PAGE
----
14 Expressions

When we use R, we write code which is then passed to the console to be executed (evaluated). Before the code is executed though, it is just an expression.

An expression can therefore be defined as a section of R code that has not yet been fully evaluated. That does not mean that all expressions have to be valid. For example, a piece of code like this mean() is a valid expression, but will error when it is evaluated because mean is missing its required arguments.

Expressions themselves are made up of 4 constituent parts: calls, constants, names and pairlists. For now though, we’re not going to look at the bits that make up expressions, but instead we’ll focus on expressions as a whole.

14.1 Creating expressions

Creating an expression (an unevaluated piece of code) is done in base R using the quote() function. Unfortunately, the expression() function in R doesn’t actually create an expression in the sense we’re talking about, so use quote() instead.

When creating single line expressions, you can just provide the expression directly within the quote() function:

quote(x + 10)
## x + 10

When providing multiple line expressions, wrap the argument in {} like this:

  x + 10
  y - 5
## {
##     x + 10
##     y - 5
## }

Unfortunately, testing whether something is an expression in R isn’t that easy, because the base R functions are made for the constituent parts of the expression (e.g. is.call(), is.name(), etc.). Instead, you can use the is_expression() function from the rlang package to test whether something is an expression:

  quote(1 + 1)
## [1] TRUE

14.2 Evaluating expressions

Once you’ve created your expression, you can evaluate it using the eval() function:

my_expr <- quote(1 + 1)
## [1] 2

Of course in this example, this is essentially just the same as 1 + 1 as we’re evaluating the expression in the same environment in which it was created. However, the eval() function accepts an envir parameter where you can pass an environment for the expression to be evaluated in:

new_environ <- new.env()
new_environ$num <- 10
my_expr <- quote(num + 5)
eval(my_expr) # this will error because num doesn't exist in our parent environment
## Error in eval(my_expr): object 'num' not found
eval(my_expr, new_environ) # this won't error because num exists in new_environ
## [1] 15

Using this, you can create expressions in one environment without evaluating them, and then evaluate them later in different environments to where they were created.

14.3 Substitution

As well as hard coding in the objects and names in our expression, we can substitute in values from our environment. For example, lets say we wanted to create an x <- y + 1 expression, but we wanted to change what the value of y was when we created it. We could acheive this by using the substitute() function. substitute() requires two parameters, expr which must be an expression, and env which must be an environment or a list and contains the objects you want to substitute.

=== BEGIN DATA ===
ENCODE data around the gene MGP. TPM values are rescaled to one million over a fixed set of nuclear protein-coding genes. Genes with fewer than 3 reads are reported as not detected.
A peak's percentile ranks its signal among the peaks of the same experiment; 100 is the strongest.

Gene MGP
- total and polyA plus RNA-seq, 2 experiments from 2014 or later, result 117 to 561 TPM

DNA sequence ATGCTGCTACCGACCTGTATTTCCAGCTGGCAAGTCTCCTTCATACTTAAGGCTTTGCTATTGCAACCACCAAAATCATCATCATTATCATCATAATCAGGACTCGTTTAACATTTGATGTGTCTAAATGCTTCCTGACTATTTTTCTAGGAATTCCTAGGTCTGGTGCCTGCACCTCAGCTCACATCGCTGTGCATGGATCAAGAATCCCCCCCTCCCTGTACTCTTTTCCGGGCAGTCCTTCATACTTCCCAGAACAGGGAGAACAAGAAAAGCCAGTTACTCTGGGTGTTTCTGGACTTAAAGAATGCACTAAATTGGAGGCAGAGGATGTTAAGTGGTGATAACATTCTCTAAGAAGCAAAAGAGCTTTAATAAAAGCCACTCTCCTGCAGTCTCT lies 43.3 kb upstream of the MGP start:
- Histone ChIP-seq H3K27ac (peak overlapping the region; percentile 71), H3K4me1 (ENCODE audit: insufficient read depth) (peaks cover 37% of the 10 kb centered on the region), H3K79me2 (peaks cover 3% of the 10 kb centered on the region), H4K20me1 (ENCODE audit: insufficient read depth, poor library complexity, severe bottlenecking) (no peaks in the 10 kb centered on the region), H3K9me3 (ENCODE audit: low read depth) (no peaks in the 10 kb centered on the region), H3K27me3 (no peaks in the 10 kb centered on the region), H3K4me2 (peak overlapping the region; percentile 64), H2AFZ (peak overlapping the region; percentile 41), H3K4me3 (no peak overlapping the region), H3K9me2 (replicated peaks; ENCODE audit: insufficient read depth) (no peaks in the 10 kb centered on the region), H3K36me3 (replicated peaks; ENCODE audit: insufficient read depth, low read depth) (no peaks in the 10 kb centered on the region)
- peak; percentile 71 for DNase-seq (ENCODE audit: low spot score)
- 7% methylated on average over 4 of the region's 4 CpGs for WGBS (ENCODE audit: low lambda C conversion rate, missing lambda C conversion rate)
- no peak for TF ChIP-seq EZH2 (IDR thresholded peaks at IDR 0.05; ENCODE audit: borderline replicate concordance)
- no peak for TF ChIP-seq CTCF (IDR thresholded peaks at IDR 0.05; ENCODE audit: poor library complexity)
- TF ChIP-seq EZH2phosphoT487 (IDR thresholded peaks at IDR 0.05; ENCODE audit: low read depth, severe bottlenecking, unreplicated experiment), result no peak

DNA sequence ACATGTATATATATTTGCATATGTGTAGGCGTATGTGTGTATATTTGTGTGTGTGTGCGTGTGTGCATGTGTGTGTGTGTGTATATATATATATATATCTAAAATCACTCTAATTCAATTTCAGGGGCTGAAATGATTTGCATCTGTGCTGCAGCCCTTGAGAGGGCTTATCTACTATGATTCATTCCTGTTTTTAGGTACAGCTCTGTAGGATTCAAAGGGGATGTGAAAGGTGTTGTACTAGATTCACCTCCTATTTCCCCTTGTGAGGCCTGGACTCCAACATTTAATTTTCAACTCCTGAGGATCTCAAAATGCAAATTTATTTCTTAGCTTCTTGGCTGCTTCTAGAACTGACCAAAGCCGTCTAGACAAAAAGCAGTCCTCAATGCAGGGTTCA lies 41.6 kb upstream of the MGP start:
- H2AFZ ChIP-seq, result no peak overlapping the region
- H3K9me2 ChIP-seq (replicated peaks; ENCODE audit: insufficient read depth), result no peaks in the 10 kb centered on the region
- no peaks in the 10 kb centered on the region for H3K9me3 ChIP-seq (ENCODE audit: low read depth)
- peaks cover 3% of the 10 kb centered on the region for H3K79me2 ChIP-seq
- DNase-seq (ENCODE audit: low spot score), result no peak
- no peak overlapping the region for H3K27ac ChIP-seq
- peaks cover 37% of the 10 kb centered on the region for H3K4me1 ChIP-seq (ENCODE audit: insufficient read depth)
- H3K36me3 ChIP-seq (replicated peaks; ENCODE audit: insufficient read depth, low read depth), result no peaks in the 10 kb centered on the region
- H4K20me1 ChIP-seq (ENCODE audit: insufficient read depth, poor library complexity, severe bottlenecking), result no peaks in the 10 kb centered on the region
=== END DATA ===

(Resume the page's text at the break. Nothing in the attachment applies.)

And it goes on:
substitute(x <- y + 1, list(y = 1))
## x <- 1 + 1

As you can see, this doesn’t evaluate the expression, it simple substitutes the provided names with the values provided in the env parameter. This can be a really powerful tool for building up expressions.

14.4 Quasiquotation

A related subject to expressions and substitution is the idea of quasiquotation, used heavily in the tidyverse packages. Quasiquotation is the process of quoting (creating expressions) and unquoting (evaluating) parts of that expression.

A good example of quasiquotation in action is the dplyr package. Within the dplyr package functions, you’ll provide column names to various analysis and data manipulation functions. When you provide those names however, you provide them as raw names (i.e. not in quotation marks): dplyr::mutate(data, new_column = old_column + 1). Those column names are then quoted (as in quote()) and then evaluated in the context of the dataset that you’ve provided:

test_df <- data.frame(col_1 = c(1,2,3))
eval(quote(col_1), env = test_df)
## [1] 1 2 3

I won’t go into quasiquotation here because Hadley’s chapters on the subject in his Advanced R book summarises the topic much better than I ever could. But if you’re interested, I would recommend using the tidyverse packages and trying to understand how quoting and unquoting has been implemented in those packages. If you can get your head round it and even implement similar ideas in your own projects, you can greatly expand your flexibility and efficiency.

14.5 Questions

  1. Why might an expression like this fun(x) be useful? Particularly, when paired with substitute().
  2. What’s the difference between
  x <- 1
  x + 10


  quote(x <- 1),
  quote(x + 10)

Why do they evaluate to different things?